Good morning on the cruelest of all weekdays: Tuesday, and May 25, 2021, to boot. It’s also National Wine Day and Geek Pride Day. as well as International Missing Children’s Day and National Missing Children’s Day (United States), as well as National Tap Dance Day and, in honor of Douglas Adams, Towel Day.
And it’s another Three Bun Day, as I saw three Eastern Cottontails on my walk to work. They don’t live very long, but nor are they aware of their mortality.
Wine of the Day: This bottle from Domaine Hippolyte Reverdy may be the first Sancerre I’ve had (it’s a French appellation with most whites made from sauvignon blanc). It’s not a wine I look for, and can’t remember buying this one, though I have $30 written on the bottle, so that’s what I paid. Was it worth it? I don’t think so. It’s a decent specimen of sauvignon blanc, redolent of citrus and apple, but one can do better: equally good sauvignon blancs are available for $20 or less. You win some, you lose some. . .
Drunk with fettucine alfredo; a slight touch of sweetness would have improved the pairing.
News of the Day:
In an op-ed at the NYT, mercifully free of politics, Salman Rusdie’s thesis is “The stories we love make us who we are.” An exponent of magical realism, at least in his best book, Midnight’s Children, Rushdie says this:
This is the beauty of the wonder tale and its descendant, fiction: that one can simultaneously know that the story is a work of imagination, which is to say untrue, and believe it to contain profound truth. The boundary between the magical and the real, at such moments, ceases to exist.
In his paean to “wonder tales,” one of Rushdie’s favorite novels is also in my pantheon of the greats:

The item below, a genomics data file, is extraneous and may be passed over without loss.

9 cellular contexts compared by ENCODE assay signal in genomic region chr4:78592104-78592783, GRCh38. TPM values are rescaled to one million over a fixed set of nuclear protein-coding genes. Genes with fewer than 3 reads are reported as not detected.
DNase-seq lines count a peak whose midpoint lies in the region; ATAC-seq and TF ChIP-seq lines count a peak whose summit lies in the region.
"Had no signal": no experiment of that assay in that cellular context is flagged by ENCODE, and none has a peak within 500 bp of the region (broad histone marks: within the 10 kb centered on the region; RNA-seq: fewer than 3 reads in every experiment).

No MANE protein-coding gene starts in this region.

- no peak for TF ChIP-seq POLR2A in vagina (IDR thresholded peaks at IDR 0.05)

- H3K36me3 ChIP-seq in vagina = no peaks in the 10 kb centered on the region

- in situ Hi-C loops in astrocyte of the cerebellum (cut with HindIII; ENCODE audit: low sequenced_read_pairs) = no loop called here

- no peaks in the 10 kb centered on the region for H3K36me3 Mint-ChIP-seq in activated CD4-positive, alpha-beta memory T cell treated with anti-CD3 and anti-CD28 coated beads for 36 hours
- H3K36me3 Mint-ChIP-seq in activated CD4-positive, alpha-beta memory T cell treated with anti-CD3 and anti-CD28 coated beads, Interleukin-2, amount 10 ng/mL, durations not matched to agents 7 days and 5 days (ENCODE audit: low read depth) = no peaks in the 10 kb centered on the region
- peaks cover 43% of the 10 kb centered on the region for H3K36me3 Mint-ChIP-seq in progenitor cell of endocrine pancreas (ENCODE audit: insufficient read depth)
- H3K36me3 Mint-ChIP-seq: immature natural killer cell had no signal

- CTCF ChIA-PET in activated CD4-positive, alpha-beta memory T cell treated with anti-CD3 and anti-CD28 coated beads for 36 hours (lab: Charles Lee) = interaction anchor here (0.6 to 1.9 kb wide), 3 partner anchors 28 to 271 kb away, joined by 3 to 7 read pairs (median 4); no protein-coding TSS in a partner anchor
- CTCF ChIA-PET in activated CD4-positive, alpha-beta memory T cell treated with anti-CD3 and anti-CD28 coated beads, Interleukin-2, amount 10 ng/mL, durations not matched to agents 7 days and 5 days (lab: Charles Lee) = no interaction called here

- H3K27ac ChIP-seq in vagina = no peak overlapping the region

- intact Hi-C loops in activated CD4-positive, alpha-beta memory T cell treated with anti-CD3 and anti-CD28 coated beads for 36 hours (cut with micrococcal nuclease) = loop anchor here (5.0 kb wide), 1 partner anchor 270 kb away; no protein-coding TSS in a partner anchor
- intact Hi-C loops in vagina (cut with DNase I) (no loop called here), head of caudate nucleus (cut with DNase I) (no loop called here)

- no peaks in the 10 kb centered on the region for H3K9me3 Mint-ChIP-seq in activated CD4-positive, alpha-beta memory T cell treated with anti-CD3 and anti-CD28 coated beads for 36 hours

When, as a college student, I first read Günter Grass’s great novel “The Tin Drum,” I was unable to finish it. It languished on a shelf for fully 10 years before I gave it a second chance, whereupon it became one of my favorite novels of all time: one of the books I would say that I love. It is an interesting question to ask oneself: Which are the books that you truly love? Try it. The answer will tell you a lot about who you presently are.
Well, you can take issue with his thesis, but not with the claim that The Tin Drum is one of the best novels of our time.
A fossil fruit, 52 million years old, has been discovered , a tomatillo found in South America. (h/t Nicole) It shows this:
Delicate fossil remains of tomatillos found in Patagonia, Argentina, show that this branch of the economically important family that also includes potatoes, peppers, tobacco, petunias and tomatoes existed 52 million years ago, long before the dates previously ascribed to these species, according to an international team of scientists.
According to the Guardian, the body of a missing Catalonian man was found inside the leg of a large dinosaur statue. What a way to go, too: a police spokesperson explained the tragedy this way: “It looks as though he was trying to retrieve a mobile phone, which he’d dropped. It looks like he entered the statue head first and couldn’t get out.” (h/t: Matthew Cobb)